Penn State Has a Cheese Club
Grilled cheese, macaroni and cheese, cheese pizza, cheese steak, cheesecake, cheese wiz, cream cheese; cheese is a good thing. And a good thing like cheese deserves its own club, right? Right. That is why last semester Gearet Fitzpatrick and Anthony Rice decided to create a club dedicated to the delicious and versatile dairy byproduct.
Fitzpatrick, an animal science major, wanted to see the food science side, but didn’t want to take all the pre-requisites required for such classes. This, along with his love for cheese, led to the inception of the Penn State Cheese Club. The first meeting consisted only of him, the rest of the executive board, and his roommates. But by the second meeting, they had more people than the room could hold.
Unfortunately, this is not a gathering of any and all cheese lovers who just sit around eating cheese, wearing cheese related clothing, and entertaining each other with cheese puns. Sigh.
Instead it is actually a club that informs members about various cheese manufacturing processes. Their mission: “the purpose of the Penn State Cheese Club is to provide an environment in which people with an interest in cheese can come together and learn more about its production, presentation, and consumption.”
So what exactly takes place at a Cheese Club meeting? “We start off with business… It’s pretty laid back. We always have some sort of presentation or have someone come in,” said Fitzpatrick.
Okay, so they talk about cheese, but wait there’s more! “We have a tasting every meeting.” Free cheese! Each meeting members try a cheese that in some way relates to the presentation. “We try to have something at every meeting that’s worth coming for,” said Fitzpatrick. “Plus, there’s always gonna be cheese and you can expand your pallet.”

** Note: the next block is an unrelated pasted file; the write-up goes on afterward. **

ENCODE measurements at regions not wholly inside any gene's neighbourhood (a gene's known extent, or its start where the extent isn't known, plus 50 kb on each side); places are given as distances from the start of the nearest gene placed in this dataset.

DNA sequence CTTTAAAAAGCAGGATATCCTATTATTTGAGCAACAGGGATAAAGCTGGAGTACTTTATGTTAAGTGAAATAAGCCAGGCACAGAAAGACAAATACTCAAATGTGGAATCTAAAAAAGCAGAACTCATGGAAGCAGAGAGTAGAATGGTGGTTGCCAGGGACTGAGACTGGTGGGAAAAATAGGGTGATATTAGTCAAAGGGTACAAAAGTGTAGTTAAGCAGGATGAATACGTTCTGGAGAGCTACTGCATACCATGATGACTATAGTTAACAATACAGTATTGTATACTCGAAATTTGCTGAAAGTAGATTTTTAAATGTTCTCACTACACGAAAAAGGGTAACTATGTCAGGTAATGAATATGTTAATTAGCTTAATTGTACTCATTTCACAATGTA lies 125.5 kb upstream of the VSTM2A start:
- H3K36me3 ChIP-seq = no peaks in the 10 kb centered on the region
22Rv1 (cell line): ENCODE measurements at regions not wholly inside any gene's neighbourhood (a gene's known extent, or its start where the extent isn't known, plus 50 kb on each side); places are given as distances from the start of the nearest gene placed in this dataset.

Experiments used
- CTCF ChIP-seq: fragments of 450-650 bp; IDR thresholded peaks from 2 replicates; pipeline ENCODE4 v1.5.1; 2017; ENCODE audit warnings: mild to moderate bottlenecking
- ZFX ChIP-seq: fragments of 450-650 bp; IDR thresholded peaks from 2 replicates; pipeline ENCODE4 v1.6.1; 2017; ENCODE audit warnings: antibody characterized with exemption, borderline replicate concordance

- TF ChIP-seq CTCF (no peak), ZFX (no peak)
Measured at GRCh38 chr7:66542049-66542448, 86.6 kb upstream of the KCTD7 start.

Next week, which will be the first meeting of this semester, a presenter will discuss cave-aged cheese. No, this is not cheese that’s been chillin’ with the cavemen since prehistoric times. Instead, it is a process of aging cheese in a manmade cave creating the perfect environment for the cheese to do its thing.
As for personal preferences, Fitzpatrick prefers his cheese plain, with a nice wine or craft beer, and maybe even throw in some seasonal fruit. His favorite kind is Gruyere. “It’s got flavor, but its still subtle,” Fitzpatrick said. “It’s a good cheese. And it pairs well with red wine.”
So knowledgeable about cheese and its uses, Fitzpatrick’s favorite thing about cheese is, “the presentation of it, how you can make it so elegant and so classy. I guess it’s more of a marketing thing, but it really impresses me how you can take not so great cheese and make it great.” Meanwhile, I’d be more than willing to settle for Grillers and a diet soda. R.I.P.
Don’t like cheese? Well either a. you’re weird, or b. you haven’t given cheese a chance. According to Fitzpatrick, “I’d tell them they haven’t tried enough cheeses. There’s such a variety, there has to be one kind of cheese they like.” Haters gonna hate. Graters gonna grate… cheese.
The Cheese Club meets on the first Thursday of every month in the Food Science Building. Boasting between 30 to 40 members, all those passionate about cheese are welcome, and Fitzpatrick hopes that even more food science students will join and to gain more long term members.
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